Divergence of bacilli and the purple bacteria

arlin at ac.dal.ca arlin at ac.dal.ca
Mon Mar 7 18:46:46 EST 1994

In article <1994Mar1.181935.21441 at dal1>, aroger at ac.dal.ca relays comments
from Peter Gogarten:

>[ . . .]  The deepest branching eubacterium for which the ATPase
> catalytic subunit sequence is known is Thermotoga maritima.  This sequence
> groups in significant distance to the root placed by the noncatalytic
> subunits (it is closer to E.coli than to the root). The known
> archaebacterial type ATPases subunits (Halobacterium, Methanococci,
> Methanosarcina, Sulfolobus and Thermoplasma) group either as a mono or a
> paraphyletic group (depending on the algorithms used, but in either case
> all of the archaebacteria group far away from the root given by the
> non-catalytic subunits.  The same is true for the elongation
> factor data (Karl Heinz Schleifer, Tech. Univ. Munich, pers.
> communication).  The root placed by the ancient gene duplications of ATPase
> subunits and elongation factors is well outside the known
> groups of eubacteria.
> Peter Gogarten
> (I'm posting his email to me...A. Roger)
I don't see how the general conclusion about "known groups of eubacteria"
follows from the work described.  I thought Andrew was questioning the
inter-phylum relationships on the 16S rRNA tree.  This is a reasonable
skepticism because the links on the tree are short and bootstraps or other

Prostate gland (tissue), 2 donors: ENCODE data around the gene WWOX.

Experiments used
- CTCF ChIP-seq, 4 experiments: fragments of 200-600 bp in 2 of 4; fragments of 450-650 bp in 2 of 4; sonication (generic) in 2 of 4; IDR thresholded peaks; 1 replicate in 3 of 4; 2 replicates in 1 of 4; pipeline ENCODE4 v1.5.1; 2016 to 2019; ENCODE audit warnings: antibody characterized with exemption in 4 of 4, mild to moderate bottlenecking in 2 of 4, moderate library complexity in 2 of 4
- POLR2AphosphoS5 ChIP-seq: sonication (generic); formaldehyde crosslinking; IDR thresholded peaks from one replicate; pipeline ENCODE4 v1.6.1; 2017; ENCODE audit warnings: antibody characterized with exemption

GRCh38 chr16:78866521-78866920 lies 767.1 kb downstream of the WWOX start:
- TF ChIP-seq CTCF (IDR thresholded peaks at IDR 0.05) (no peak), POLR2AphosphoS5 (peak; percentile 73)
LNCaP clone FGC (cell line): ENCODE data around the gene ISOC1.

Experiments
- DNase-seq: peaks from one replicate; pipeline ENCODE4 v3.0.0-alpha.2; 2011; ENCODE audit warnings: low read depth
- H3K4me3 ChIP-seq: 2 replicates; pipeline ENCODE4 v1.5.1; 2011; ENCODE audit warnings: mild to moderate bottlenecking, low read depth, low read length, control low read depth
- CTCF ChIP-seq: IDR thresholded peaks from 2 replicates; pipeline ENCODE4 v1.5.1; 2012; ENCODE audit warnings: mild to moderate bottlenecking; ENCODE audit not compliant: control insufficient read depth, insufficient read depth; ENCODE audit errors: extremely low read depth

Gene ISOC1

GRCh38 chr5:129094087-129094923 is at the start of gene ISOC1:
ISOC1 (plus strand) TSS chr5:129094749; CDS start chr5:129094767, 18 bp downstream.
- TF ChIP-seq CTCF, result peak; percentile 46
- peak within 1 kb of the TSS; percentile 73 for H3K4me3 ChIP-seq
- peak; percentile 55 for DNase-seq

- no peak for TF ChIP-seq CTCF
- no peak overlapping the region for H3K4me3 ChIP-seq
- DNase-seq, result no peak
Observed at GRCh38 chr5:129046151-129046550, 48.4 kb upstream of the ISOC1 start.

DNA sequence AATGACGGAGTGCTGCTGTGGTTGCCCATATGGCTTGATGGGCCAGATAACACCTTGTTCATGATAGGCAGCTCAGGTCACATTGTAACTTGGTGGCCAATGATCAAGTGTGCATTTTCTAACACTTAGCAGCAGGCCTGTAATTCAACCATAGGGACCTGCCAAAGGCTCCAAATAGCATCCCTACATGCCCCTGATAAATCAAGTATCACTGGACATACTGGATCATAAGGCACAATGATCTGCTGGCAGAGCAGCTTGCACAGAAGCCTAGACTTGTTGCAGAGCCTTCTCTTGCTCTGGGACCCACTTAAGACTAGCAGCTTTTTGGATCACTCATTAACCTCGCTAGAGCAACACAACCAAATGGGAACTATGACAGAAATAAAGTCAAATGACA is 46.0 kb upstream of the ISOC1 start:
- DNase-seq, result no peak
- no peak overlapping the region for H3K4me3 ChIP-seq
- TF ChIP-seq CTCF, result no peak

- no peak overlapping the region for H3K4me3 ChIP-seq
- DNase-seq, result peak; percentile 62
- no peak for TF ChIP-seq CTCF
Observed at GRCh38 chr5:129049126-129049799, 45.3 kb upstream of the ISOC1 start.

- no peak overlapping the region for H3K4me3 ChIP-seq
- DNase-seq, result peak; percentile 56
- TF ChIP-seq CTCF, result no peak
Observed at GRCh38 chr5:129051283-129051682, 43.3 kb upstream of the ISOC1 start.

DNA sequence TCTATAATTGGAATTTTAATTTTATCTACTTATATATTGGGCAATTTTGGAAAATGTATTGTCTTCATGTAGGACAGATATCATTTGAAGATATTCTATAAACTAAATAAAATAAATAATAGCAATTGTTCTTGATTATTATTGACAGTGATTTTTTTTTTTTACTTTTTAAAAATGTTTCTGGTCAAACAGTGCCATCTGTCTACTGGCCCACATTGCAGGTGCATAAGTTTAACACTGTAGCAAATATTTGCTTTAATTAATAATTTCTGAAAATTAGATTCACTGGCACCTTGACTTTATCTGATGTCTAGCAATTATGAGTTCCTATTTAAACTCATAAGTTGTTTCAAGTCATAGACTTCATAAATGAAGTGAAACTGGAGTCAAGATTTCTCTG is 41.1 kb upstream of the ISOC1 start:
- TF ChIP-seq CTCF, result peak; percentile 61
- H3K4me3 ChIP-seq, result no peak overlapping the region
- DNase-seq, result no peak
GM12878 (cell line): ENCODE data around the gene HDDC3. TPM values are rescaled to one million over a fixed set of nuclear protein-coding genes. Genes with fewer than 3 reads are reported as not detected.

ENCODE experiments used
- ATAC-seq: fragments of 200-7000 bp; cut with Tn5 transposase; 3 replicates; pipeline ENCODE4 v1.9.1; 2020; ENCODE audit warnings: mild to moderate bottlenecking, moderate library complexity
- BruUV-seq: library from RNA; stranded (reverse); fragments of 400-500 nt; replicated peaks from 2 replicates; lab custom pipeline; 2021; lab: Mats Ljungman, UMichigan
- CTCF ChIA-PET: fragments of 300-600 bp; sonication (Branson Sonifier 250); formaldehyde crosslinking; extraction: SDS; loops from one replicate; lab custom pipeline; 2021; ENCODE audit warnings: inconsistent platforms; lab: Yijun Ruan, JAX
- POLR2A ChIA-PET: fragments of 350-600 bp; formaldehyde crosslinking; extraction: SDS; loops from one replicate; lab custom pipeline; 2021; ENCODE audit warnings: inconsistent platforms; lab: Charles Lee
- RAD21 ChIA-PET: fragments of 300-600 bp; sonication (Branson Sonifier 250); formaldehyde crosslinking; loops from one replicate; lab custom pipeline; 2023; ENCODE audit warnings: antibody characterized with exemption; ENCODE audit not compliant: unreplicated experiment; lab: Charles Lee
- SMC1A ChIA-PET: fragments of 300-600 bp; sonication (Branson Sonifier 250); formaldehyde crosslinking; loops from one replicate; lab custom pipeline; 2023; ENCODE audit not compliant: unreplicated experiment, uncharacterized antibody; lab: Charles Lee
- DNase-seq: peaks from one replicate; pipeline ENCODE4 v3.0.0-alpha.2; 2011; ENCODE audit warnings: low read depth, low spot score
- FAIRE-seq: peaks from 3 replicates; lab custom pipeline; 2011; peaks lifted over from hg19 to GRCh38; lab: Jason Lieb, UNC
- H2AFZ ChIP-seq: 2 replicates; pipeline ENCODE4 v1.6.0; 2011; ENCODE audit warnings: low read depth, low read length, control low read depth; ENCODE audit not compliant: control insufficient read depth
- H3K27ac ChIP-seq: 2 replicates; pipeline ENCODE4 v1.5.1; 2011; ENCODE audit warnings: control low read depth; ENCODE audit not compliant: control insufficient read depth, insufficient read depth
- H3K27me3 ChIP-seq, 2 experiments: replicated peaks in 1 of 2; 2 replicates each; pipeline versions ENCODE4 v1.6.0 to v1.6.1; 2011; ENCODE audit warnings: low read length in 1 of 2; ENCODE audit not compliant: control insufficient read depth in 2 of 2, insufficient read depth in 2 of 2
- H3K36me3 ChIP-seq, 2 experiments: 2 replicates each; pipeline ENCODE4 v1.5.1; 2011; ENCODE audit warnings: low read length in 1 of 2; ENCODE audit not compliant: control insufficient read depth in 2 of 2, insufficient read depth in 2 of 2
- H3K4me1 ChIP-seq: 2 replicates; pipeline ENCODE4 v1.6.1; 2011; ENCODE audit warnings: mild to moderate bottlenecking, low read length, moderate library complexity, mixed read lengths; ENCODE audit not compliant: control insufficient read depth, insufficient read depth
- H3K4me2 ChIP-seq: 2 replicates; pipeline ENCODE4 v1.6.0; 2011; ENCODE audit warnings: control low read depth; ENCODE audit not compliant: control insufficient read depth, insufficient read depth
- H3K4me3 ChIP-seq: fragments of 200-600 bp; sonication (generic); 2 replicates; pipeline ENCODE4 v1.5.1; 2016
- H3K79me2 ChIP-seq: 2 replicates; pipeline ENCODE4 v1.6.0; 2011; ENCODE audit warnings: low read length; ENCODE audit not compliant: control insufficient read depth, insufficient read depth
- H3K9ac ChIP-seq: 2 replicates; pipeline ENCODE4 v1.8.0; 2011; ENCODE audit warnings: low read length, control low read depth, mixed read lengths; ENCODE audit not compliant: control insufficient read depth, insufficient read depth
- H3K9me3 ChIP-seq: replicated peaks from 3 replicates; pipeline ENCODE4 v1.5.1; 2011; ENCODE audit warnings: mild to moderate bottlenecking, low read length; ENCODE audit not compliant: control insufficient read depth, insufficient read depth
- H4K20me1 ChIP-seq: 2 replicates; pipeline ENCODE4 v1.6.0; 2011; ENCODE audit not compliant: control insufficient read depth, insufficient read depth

indicators of certainty have not been done (I've not seen a 16S rRNA tree
with bootstraps, but if anyone has seen one, please speak up!).
Furthermore, 16S rRNA trees in which the high-GC sequences of thermotogales
appear as "outgroups" to other eubacteria are (again, in my limited
experience) ones that are "rooted" with a few high-GC sequences from
archaebacteria or eukaryotes, rather than with a complete set (or a random
subset) of other sequences.

If the branching order of the 16S rRNA tree is not correct, then perhaps
the node closest to {eukaryotes, archaebacteria} is not {thermotogales,
other eubacteria} but {XXXX, other eubacteria} where XXXX might be
planctomycetes, cyanobacteria, high-GC gram-positives or any of a dozen
other eubacterial phyla.  Questioning the rRNA tree means questioning such
matters.  If the root of duplicated protein trees falls between the nodes
{eukaryotes, archaebacteria} and {thermotoga, {E.coli, B.subtilis}} this is
not evidence that eubacteria are a clade or that Thermotoga is an outgroup
to any eubacteria other than E.coli and B.subtilis.  Instead, eubacterial
phylum XXXX might be an outgroup to all life.

In short, if one doesn't use representatives of all eubacterial phyla in a
protein tree, then one is relying on the (questionable) 16S rRNA tree to
inform one's judgment about which groups to include.  Such pruned protein
trees will certainly be valuable in clarifying the relationships of the
phyla *that are included in them,* but they leave open the possibility that
"known groups of eubacteria" are paraphyletic, or if holophyletic, that
thermophiles are not outgroups to other eubacteria.  And these issues are
important for resolving questions about the history of thermophily and the
status of the three 'urkingdoms.'


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